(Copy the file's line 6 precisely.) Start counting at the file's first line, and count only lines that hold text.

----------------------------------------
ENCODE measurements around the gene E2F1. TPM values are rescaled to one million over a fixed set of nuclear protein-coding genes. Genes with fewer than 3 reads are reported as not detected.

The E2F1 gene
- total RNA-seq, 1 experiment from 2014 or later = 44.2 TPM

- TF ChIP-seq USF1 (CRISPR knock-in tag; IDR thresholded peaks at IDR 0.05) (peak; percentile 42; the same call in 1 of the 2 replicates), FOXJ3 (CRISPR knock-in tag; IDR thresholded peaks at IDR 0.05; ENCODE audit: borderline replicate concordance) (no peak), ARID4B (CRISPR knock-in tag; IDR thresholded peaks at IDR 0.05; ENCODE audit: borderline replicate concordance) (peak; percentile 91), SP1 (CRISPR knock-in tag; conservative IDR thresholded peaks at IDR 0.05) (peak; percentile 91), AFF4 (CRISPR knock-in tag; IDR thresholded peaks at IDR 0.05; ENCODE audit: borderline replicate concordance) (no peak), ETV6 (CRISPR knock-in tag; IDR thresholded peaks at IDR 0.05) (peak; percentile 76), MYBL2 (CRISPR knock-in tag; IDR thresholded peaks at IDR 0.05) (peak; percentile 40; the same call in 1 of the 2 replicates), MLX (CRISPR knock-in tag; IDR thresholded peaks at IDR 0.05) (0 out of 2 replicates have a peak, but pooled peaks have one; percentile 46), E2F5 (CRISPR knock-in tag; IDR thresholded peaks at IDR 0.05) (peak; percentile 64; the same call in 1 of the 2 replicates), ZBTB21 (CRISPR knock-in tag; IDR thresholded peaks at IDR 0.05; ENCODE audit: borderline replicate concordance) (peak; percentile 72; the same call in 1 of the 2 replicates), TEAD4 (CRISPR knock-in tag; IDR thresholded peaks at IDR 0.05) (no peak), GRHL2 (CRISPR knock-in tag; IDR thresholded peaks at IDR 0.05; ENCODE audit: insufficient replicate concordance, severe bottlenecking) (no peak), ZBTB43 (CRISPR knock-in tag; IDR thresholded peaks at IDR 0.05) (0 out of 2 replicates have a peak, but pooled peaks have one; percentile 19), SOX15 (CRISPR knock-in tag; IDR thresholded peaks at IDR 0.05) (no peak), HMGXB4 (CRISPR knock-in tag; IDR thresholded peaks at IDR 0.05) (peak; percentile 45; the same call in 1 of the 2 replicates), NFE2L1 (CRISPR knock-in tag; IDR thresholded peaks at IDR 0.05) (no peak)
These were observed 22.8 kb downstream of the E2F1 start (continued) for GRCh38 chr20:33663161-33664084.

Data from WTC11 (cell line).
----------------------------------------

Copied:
Data from WTC11 (cell line).